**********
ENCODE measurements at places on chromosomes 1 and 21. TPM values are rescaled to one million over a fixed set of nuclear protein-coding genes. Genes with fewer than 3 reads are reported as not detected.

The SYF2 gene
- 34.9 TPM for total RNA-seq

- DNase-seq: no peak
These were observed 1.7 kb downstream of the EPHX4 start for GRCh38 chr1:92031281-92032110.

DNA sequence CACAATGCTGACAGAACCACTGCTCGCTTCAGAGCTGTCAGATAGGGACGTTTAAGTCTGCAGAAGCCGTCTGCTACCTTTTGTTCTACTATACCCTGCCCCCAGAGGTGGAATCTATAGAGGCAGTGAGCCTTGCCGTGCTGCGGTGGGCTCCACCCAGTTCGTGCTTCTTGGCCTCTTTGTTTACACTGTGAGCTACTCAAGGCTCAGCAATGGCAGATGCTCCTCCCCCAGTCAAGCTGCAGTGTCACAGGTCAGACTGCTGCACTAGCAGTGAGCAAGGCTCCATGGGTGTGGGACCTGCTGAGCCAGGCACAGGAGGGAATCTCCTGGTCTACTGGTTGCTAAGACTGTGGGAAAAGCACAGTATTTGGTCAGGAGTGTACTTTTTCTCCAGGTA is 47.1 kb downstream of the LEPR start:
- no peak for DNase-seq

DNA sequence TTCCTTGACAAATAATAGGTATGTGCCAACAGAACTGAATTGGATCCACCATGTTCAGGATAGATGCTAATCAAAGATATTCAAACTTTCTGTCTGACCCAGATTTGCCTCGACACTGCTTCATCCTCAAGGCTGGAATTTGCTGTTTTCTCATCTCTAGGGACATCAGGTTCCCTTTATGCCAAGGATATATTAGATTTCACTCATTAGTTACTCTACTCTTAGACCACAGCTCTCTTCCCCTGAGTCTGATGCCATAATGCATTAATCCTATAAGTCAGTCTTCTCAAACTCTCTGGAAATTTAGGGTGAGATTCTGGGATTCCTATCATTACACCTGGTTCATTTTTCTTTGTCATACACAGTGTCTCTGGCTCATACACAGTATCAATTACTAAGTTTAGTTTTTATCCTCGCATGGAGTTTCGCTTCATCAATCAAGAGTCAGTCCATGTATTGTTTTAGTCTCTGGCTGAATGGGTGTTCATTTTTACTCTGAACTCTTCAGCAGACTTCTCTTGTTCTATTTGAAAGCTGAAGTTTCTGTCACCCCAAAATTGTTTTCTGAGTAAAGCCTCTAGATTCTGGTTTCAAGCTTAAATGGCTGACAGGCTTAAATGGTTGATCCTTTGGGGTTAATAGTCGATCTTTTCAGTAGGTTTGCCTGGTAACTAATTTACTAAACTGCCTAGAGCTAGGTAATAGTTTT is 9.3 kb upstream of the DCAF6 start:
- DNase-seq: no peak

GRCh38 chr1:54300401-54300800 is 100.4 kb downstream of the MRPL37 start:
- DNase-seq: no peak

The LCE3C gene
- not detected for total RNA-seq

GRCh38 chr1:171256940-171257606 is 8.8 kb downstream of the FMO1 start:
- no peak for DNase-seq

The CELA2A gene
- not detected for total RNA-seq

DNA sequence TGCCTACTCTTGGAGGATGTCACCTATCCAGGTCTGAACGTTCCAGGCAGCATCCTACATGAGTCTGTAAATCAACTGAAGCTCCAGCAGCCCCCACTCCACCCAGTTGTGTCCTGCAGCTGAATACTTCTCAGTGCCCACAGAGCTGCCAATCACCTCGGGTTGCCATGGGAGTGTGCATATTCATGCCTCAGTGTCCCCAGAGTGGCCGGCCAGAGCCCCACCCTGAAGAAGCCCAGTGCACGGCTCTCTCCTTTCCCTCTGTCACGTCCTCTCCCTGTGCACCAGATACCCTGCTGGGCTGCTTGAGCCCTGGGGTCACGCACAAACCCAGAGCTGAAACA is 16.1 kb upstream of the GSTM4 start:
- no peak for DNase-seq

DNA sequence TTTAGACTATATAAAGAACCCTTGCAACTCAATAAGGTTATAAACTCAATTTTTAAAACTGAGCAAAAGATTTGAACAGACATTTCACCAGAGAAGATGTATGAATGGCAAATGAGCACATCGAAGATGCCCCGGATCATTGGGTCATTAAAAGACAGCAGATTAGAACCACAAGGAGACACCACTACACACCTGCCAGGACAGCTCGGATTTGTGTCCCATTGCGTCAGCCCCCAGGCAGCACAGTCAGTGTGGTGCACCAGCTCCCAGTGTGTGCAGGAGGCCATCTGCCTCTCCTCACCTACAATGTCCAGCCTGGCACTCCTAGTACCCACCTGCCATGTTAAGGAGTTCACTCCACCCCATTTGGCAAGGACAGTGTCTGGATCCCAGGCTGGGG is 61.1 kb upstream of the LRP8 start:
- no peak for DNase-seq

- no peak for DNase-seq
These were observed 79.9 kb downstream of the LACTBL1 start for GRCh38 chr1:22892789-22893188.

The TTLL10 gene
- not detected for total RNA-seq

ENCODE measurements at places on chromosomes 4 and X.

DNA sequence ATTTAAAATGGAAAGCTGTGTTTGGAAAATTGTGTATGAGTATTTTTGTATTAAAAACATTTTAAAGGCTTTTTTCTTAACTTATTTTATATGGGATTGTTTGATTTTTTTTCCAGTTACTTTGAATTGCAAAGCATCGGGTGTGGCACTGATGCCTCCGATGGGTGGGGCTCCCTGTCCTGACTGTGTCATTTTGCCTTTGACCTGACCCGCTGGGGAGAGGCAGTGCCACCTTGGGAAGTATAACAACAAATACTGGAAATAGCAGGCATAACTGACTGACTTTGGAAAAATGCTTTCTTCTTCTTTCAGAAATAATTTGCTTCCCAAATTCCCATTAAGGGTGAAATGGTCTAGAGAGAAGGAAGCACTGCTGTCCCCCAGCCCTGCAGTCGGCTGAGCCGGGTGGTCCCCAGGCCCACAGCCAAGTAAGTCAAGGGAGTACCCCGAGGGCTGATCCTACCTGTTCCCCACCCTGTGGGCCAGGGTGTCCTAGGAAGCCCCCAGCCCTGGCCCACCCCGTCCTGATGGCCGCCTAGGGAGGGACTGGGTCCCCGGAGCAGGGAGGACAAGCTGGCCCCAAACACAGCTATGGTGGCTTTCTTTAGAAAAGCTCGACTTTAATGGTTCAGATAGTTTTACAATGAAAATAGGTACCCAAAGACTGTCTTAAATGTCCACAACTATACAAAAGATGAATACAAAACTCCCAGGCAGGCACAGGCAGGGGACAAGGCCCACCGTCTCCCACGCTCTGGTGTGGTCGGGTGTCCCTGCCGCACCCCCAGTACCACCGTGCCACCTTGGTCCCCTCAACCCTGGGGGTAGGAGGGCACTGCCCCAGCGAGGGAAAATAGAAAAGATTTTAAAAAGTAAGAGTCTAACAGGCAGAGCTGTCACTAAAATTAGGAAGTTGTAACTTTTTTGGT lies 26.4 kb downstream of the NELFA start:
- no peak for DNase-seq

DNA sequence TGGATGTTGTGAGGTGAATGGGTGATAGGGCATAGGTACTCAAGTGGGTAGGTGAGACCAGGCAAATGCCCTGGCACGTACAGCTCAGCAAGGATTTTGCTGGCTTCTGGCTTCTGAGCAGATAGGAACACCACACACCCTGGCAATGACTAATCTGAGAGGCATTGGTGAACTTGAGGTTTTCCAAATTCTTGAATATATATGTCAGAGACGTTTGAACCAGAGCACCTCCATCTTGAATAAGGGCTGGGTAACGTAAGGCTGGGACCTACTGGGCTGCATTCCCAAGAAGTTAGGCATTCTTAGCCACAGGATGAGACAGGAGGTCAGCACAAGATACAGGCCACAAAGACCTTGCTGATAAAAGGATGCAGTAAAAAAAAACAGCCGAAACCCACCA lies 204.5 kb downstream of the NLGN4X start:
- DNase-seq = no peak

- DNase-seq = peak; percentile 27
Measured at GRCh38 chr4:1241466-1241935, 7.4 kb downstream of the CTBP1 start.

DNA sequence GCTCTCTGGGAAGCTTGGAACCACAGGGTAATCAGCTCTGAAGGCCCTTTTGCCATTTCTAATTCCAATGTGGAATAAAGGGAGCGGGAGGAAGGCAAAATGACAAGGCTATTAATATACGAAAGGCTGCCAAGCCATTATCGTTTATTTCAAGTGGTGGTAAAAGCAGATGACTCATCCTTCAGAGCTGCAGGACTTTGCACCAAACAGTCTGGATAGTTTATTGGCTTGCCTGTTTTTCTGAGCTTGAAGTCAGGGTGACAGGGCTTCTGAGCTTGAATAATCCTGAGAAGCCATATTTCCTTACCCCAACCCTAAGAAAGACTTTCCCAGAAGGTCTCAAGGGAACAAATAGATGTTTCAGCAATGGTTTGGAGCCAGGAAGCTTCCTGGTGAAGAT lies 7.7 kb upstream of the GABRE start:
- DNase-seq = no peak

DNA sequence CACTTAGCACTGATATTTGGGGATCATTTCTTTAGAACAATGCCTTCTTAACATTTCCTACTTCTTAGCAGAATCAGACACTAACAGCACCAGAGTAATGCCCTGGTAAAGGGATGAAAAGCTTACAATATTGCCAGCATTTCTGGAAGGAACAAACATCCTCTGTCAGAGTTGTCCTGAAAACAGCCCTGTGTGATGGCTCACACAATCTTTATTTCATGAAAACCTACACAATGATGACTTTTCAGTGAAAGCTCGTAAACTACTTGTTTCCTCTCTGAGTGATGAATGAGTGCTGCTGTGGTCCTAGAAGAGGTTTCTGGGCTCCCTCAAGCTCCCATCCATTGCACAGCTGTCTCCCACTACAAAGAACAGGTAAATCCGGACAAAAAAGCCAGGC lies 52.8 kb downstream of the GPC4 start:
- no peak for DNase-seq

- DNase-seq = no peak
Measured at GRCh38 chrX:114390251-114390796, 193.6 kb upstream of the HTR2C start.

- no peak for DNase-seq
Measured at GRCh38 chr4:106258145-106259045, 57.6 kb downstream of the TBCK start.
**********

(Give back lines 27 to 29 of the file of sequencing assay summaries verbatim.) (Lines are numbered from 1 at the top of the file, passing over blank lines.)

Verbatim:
DNA sequence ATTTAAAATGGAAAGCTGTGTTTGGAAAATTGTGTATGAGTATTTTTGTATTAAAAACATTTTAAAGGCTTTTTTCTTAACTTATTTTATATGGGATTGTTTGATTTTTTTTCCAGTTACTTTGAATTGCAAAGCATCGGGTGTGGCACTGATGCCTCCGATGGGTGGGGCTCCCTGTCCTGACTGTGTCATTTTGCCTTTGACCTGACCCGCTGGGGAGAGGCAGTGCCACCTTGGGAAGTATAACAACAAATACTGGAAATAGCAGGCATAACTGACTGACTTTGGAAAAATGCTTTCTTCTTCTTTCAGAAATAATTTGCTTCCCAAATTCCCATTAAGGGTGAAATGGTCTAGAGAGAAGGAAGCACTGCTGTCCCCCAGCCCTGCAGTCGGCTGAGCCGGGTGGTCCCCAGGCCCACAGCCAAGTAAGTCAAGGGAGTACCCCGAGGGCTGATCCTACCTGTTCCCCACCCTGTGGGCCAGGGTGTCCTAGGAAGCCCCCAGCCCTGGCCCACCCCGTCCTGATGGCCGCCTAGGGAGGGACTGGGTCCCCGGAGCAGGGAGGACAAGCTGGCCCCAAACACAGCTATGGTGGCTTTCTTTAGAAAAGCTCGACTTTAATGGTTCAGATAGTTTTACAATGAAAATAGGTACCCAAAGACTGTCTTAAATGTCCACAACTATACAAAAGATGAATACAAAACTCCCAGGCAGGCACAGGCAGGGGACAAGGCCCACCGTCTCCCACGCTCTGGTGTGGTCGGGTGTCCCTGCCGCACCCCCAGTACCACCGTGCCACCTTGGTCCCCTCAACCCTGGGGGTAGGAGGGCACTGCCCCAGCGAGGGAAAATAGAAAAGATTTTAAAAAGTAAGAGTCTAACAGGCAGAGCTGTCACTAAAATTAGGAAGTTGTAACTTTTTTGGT lies 26.4 kb downstream of the NELFA start:
- no peak for DNase-seq

DNA sequence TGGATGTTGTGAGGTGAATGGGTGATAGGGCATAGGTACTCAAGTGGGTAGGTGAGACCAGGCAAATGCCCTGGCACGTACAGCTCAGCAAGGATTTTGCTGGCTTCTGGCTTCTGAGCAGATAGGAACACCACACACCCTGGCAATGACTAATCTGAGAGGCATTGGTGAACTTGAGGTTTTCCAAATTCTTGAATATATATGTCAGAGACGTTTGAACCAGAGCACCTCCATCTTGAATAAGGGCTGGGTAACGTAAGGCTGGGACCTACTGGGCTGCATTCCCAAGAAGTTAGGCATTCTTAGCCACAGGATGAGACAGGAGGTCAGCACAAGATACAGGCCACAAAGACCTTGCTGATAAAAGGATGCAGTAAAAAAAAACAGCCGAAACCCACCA lies 204.5 kb downstream of the NLGN4X start: